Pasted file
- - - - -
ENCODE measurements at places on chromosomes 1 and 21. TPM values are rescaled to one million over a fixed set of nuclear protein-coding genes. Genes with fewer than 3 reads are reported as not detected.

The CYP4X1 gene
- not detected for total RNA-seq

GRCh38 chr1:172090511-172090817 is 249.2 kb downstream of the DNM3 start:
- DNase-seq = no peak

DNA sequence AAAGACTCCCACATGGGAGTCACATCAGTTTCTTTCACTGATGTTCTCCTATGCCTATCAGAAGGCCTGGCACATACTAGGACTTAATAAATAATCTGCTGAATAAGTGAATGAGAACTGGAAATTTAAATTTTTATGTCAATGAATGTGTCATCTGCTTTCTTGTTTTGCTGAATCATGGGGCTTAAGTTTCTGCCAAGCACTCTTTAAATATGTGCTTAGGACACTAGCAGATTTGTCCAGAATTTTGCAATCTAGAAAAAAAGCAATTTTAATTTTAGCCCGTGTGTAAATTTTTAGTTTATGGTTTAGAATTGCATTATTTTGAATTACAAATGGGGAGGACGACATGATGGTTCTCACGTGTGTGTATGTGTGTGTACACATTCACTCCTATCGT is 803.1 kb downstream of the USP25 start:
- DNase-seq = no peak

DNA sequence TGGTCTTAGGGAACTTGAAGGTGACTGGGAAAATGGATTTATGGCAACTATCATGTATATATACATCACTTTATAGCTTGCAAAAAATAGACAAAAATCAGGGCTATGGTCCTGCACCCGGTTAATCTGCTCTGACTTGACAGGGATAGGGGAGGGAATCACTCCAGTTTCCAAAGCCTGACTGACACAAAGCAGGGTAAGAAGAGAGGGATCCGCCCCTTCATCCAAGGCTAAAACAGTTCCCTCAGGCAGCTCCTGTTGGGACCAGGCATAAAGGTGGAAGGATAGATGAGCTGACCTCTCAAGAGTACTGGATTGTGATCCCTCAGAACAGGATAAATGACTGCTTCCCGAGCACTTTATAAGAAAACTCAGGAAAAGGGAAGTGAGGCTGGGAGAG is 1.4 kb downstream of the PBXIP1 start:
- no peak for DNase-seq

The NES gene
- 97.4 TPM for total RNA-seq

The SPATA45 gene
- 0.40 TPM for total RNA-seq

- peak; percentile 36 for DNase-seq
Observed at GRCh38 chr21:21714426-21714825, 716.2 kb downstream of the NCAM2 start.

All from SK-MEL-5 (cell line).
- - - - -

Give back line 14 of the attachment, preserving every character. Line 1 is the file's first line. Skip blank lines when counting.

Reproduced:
- peak; percentile 36 for DNase-seq